Editorial Roundup: Plan needed to begin long overdue repairs

Published 10:00 pm Tuesday, May 21, 2019

Long overdue repairs to state and local infrastructure will soon reduce the quality of public life in Minnesota while costing taxpayers more.

That’s the only conclusion one can draw from an in-depth report in last Sunday’s Free Press that showed billions and billions of dollars in deferred maintenance in everything from wastewater treatment plants to university buildings.

State data shows Minnesota will need some $70 billion over the next 20 years to only keep up with deferred maintenance in roads, bridges, transit, airports wastewater treatment plants, sewer systems and university buildings. An analysis by The Free Press shows the bill for South Central Minnesota will be $4.1 billion to keep up with the repairs, and that’s not even including housing or local government requests.

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The deficits in deferred maintenance hit home. Minnesota State University has for years been trying to get funding for a total reconstruction of Armstrong Hall, one of the oldest and most inefficient classroom buildings on campus. It would need about $95 million to tear down the existing building and erect a new one.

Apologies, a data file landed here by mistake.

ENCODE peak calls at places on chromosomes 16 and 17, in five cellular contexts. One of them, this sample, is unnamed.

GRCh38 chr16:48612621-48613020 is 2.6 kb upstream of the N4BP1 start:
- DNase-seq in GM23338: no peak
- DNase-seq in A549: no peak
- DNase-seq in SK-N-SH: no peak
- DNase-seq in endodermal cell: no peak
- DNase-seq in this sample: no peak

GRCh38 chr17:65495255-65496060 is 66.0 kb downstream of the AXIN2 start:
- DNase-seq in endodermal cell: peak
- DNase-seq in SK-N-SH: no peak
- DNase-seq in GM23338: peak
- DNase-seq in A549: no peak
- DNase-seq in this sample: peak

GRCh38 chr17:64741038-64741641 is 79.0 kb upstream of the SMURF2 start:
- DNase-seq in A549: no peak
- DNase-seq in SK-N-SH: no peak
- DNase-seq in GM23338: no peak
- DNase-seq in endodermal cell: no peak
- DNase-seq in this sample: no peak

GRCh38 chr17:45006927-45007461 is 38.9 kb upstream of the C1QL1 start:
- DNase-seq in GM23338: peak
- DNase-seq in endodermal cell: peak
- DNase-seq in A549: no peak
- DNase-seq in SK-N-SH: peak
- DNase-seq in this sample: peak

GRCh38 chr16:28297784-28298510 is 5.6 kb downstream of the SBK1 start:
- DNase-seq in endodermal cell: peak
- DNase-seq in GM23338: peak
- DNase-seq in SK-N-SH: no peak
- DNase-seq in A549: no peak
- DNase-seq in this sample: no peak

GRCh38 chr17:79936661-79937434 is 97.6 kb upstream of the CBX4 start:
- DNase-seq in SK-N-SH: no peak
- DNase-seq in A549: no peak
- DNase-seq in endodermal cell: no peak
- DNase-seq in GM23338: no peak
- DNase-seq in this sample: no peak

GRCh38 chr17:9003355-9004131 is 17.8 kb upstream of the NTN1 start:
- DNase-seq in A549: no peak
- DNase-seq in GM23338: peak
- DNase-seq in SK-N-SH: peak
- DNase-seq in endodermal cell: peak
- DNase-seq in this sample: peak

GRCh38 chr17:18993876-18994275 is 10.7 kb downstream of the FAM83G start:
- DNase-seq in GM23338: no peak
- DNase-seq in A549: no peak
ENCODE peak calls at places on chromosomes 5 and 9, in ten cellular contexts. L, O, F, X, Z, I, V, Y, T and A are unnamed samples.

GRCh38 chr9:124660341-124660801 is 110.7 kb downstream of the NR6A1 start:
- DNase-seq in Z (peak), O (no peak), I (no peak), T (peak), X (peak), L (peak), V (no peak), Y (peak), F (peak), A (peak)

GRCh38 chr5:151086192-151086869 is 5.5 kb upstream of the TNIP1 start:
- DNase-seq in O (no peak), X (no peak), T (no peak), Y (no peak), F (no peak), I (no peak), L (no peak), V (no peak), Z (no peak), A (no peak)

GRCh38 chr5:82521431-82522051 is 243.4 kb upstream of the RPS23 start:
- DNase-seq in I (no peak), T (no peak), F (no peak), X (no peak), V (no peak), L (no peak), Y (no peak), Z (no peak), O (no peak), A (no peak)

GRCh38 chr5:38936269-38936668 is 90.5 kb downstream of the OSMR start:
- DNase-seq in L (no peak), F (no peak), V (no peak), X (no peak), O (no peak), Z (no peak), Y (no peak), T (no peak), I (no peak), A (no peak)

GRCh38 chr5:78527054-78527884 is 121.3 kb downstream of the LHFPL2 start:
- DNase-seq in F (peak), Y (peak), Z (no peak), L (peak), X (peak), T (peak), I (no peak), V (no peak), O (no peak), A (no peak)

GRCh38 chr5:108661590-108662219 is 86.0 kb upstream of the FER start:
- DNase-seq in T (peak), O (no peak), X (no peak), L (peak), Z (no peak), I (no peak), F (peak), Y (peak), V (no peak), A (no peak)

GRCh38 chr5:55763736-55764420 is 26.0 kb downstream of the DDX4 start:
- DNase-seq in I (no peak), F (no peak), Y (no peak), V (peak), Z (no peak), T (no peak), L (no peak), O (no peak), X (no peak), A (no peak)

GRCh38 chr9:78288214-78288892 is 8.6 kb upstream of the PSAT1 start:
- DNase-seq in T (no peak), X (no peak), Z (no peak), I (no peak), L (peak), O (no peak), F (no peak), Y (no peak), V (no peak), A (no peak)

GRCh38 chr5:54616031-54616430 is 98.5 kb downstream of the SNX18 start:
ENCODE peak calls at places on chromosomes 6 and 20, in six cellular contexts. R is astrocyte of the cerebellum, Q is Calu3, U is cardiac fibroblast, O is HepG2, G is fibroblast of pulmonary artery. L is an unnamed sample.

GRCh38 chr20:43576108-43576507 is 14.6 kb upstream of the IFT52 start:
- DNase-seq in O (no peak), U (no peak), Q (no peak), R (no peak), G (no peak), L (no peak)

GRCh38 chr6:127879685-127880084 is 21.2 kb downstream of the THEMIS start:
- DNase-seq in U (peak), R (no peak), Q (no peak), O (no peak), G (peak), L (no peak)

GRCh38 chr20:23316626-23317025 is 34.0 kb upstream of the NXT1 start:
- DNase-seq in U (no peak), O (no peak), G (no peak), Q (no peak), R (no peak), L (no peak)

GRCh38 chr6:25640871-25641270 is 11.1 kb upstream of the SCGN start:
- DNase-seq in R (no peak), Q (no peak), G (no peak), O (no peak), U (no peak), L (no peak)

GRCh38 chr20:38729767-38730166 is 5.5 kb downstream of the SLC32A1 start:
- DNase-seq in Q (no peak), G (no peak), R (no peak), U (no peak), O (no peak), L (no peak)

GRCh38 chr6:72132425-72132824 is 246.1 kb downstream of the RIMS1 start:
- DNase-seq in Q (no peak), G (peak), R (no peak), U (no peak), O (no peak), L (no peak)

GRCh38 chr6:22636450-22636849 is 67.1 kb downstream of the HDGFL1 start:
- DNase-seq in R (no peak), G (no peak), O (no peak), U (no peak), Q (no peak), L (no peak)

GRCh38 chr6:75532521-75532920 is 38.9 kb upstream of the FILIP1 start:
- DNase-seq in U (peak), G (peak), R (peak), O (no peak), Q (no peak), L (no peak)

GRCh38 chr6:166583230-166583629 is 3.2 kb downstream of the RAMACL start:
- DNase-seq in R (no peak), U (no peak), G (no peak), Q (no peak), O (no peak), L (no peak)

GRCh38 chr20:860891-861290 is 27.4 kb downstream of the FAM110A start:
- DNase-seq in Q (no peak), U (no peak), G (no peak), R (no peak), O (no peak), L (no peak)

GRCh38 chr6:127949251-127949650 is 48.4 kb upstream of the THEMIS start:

The 589th Avenue bridge in Blue Earth County over the Le Sueur River is considered one of 900 in Minnesota that is structurally deficient and needs replacement. About 700 people a day use the bridge to get to Javens Winery and other places, but it will cost the county about $2 million to fix it. County officials say the need for more infrastructure funding is real.

Onetime chair of the House Capital Investment Committee Rep. Paul Torkelson of Hanska told The Free Press some of these investments can be put off and other estimates come from biased sources who would get business. If that’s a fair criticism, it doesn’t seem like it’s based on a lot of facts.

But the data is real and so are the implications. Minnesota Budget Commissioner Myron Franz told The Free Press that continuing to ignore deferred maintenance will hurt the state’s credit rating.

In a report on credit ratings, S & P Global Ratings said “At high enough levels, deferred maintenance is a credit concern, and we think this will be an area of increasing focus in our analysis. Significant underspending in maintenance can reduce asset life and increase capital costs, pressuring a government’s future financial flexibility.”

Gov. Tim Walz and the House DFL leadership have called for a bonding bill this year of between $1.3 billion and $1.5 billion. The GOP Senate leadership says they don’t want to do a bonding bill in an “off year.”

There’s a cost to not doing a bonding bill this year. Interest rates are likely to rise and inflation will only push the costs higher.

The Legislature needs to invest in infrastructure this year to give taxpayers the biggest bang for their hard-earned dollars.

— The Free Press of Mankato, May 18

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Editorials from newspapers around the state of Minnesota.

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